Sunday, September 19, 2004

N Korea rules out nuclear freeze - UN team arrive in Seoul Sunday to scrutinise nuclear disclosures

North Korea has said it can "never dismantle" its nuclear arsenal while US policy towards it remains hostile.

Pyongyang also accused the US of "double standards", saying it had aided nuclear experiments by South Korea.

North Korea suspended talks aimed at nuclear disarmament earlier this month after the disclosure that South Korea had secretly violated nuclear accords.

The US, Japan, China, Russia and South Korea have been negotiating with North Korea to reduce its nuclear capability.

Shock disclosure

South Korea has said its efforts to extract plutonium and enrich uranium were undertaken purely for civilian purposes.

Mohamed ElBaradei, the head of the UN's atomic agency, meanwhile praised Seoul for co-operating with an inquiry into its nuclear experiments.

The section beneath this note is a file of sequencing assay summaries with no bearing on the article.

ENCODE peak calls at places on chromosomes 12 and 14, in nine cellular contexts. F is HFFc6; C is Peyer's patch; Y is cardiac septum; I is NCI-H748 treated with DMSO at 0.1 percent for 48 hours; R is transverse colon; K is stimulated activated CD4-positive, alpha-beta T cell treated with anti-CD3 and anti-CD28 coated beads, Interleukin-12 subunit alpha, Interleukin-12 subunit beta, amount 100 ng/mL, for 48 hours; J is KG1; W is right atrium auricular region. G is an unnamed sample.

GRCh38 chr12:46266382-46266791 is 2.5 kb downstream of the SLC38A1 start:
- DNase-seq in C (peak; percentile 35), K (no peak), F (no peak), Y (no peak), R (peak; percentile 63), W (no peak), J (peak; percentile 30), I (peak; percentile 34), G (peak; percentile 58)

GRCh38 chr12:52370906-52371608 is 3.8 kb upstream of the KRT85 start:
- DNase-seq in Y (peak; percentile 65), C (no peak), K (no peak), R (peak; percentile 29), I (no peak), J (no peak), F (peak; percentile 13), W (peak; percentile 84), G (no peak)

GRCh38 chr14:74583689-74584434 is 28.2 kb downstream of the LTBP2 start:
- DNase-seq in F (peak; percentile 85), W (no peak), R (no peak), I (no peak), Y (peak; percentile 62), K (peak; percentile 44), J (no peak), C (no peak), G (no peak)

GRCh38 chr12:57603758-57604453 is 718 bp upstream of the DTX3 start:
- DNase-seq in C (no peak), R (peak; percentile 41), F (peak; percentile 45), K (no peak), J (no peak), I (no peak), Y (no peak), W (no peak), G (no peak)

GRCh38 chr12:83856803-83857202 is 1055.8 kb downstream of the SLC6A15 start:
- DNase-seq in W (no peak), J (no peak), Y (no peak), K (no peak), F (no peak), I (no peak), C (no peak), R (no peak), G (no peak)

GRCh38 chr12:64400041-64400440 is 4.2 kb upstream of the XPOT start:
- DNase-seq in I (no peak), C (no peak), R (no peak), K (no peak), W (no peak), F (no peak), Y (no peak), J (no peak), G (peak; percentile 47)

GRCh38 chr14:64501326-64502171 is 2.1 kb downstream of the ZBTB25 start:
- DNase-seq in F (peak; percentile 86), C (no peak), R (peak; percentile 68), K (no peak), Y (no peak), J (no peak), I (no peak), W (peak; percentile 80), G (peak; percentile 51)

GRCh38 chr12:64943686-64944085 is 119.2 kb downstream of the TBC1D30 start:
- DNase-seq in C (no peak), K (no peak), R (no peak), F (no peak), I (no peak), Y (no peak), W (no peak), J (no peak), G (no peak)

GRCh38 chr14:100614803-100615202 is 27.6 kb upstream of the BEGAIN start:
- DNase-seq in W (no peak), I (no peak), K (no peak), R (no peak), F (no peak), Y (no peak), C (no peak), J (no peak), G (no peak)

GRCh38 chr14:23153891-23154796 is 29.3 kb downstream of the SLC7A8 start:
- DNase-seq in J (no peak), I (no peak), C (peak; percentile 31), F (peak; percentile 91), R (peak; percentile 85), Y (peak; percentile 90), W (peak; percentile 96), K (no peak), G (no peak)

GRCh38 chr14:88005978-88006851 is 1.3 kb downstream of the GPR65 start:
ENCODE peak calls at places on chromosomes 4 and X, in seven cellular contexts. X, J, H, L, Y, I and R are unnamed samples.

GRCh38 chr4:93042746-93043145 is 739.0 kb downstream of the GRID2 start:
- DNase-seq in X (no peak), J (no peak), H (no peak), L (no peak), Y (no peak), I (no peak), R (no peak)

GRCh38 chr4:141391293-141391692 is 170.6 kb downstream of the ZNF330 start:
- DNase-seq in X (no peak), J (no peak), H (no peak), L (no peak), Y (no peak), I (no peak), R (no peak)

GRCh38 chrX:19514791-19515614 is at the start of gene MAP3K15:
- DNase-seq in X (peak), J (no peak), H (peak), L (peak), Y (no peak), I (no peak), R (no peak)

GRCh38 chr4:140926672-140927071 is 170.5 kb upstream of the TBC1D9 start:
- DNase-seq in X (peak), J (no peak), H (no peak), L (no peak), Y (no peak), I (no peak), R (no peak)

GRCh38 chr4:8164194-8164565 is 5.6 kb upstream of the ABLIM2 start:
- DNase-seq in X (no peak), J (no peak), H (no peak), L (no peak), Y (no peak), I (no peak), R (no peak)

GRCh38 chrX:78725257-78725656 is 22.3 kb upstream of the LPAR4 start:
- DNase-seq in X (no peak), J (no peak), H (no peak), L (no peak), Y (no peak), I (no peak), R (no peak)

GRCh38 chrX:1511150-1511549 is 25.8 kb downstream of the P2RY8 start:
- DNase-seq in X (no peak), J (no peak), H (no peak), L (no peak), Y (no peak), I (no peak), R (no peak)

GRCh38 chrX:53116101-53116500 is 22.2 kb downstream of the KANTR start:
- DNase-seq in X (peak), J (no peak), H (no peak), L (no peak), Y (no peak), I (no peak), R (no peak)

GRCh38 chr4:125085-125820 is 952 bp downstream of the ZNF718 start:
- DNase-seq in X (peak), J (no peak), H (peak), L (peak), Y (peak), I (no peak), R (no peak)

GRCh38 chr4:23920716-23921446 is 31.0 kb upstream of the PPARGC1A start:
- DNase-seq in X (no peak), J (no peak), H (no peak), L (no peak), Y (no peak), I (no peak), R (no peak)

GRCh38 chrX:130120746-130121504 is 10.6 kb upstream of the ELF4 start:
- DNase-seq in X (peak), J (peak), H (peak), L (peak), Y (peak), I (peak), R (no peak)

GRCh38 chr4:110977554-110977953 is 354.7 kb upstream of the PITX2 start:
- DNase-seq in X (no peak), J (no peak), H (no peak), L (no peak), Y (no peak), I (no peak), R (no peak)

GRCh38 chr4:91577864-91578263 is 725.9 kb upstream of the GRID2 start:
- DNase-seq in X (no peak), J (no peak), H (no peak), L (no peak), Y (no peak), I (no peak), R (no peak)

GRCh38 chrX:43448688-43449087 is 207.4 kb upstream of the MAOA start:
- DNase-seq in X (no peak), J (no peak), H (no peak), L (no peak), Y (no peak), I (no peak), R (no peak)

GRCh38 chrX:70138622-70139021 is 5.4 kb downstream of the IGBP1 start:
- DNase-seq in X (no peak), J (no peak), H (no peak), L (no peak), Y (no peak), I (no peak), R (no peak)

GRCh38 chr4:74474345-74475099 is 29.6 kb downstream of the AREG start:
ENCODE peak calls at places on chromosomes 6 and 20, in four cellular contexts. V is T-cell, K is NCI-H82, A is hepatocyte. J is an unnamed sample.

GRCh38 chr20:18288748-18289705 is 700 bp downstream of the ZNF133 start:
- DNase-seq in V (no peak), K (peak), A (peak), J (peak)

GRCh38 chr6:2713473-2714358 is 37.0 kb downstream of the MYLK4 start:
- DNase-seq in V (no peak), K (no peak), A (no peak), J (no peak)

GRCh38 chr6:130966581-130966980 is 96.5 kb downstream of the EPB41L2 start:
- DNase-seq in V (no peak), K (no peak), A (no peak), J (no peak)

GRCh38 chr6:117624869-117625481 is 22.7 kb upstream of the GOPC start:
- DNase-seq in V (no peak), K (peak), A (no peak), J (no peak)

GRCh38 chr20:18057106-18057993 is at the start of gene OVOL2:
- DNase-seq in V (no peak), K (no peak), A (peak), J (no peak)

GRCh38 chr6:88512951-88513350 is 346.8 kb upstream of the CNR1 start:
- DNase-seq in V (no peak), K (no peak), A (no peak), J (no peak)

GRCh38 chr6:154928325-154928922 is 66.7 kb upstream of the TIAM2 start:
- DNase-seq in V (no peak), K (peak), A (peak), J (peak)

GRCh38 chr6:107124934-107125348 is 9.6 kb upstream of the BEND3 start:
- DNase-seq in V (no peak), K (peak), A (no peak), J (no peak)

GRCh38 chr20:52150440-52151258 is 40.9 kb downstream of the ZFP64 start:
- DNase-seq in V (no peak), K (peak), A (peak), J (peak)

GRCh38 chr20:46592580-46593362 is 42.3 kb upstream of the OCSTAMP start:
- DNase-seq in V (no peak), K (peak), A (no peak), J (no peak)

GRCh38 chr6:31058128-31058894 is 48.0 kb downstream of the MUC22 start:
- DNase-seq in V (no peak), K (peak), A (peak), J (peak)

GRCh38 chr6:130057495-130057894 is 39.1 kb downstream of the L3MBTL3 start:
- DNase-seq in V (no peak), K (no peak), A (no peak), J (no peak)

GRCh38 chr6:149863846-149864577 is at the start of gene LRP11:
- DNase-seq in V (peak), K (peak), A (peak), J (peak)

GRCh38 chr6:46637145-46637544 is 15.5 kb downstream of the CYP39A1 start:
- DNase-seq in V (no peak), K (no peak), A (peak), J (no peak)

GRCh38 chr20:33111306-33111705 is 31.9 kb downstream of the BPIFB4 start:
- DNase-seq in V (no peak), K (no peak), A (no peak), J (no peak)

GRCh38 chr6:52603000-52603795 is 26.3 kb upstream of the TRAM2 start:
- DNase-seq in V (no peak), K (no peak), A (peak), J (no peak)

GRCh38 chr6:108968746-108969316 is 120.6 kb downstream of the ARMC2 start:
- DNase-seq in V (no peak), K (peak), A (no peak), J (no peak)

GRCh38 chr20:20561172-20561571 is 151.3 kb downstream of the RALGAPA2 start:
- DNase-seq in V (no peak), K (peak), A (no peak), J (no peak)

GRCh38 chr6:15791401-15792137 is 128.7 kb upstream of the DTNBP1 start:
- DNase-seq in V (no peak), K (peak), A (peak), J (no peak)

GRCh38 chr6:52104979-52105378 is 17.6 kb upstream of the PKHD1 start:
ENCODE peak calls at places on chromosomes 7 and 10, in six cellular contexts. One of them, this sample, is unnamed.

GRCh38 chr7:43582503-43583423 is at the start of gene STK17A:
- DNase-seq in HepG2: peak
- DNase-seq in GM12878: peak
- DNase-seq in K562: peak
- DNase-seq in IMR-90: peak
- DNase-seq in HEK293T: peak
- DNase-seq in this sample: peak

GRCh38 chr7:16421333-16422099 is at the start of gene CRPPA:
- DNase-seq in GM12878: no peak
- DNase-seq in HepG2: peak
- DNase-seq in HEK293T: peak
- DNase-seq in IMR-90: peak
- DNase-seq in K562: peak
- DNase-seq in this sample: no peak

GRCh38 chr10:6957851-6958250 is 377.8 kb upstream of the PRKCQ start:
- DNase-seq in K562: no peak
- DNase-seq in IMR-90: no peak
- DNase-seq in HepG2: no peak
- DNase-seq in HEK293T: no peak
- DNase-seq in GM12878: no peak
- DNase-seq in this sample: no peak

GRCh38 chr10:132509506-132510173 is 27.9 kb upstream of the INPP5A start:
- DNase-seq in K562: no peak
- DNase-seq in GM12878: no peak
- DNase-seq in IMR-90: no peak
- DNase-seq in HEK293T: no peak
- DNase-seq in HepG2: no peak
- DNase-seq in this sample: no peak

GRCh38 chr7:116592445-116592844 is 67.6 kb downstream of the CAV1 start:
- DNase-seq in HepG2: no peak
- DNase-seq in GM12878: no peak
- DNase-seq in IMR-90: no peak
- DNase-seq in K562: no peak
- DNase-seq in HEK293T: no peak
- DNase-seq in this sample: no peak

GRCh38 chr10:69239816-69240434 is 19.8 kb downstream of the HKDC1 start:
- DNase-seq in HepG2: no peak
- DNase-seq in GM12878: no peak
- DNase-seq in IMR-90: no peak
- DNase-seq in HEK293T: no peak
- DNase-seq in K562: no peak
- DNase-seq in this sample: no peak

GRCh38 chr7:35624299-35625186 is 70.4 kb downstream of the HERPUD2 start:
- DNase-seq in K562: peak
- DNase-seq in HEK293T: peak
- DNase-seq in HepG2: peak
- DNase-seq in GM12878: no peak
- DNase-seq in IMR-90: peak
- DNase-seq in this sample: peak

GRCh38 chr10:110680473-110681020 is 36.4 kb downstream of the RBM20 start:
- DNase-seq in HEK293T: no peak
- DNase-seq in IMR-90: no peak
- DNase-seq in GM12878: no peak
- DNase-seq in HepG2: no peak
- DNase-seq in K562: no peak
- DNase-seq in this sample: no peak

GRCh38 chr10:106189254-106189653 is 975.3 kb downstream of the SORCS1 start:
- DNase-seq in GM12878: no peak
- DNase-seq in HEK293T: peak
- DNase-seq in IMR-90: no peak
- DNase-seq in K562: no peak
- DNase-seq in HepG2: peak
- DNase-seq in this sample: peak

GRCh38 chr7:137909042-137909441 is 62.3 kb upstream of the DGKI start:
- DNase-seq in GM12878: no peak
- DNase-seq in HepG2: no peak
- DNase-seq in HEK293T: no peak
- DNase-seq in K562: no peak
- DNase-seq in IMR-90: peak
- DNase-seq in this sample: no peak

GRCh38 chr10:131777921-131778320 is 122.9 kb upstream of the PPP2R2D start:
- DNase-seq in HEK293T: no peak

A UN team is to arrive in Seoul on Sunday to scrutinise its nuclear disclosures.

South Korea shocked observers on 2 September by admitting its scientists had taken part in small experiments to yield materials that could be used in processes leading towards building nuclear weapons.

Little progress

The statement by North Korean news agency, KCNA, reiterated a refusal to continue disarmament talks and accused the US of stoking an arms race in the region.

"South Korea's clandestine nuclear experiments go to prove that the US double standards are a fundamental factor of the nuclear proliferation," it said.

Talks could not be resumed, the agency said, "unless the US drops its hostile policy based on double standards towards [North Korea]."

Disarming Pyongyang's "nuclear deterrent force" was also out of the question, KCNA said.

Long-running talks aimed at encouraging North Korea to surrender some of its nuclear weapons in exchange for aid and guarantees of security have made little progress so far.


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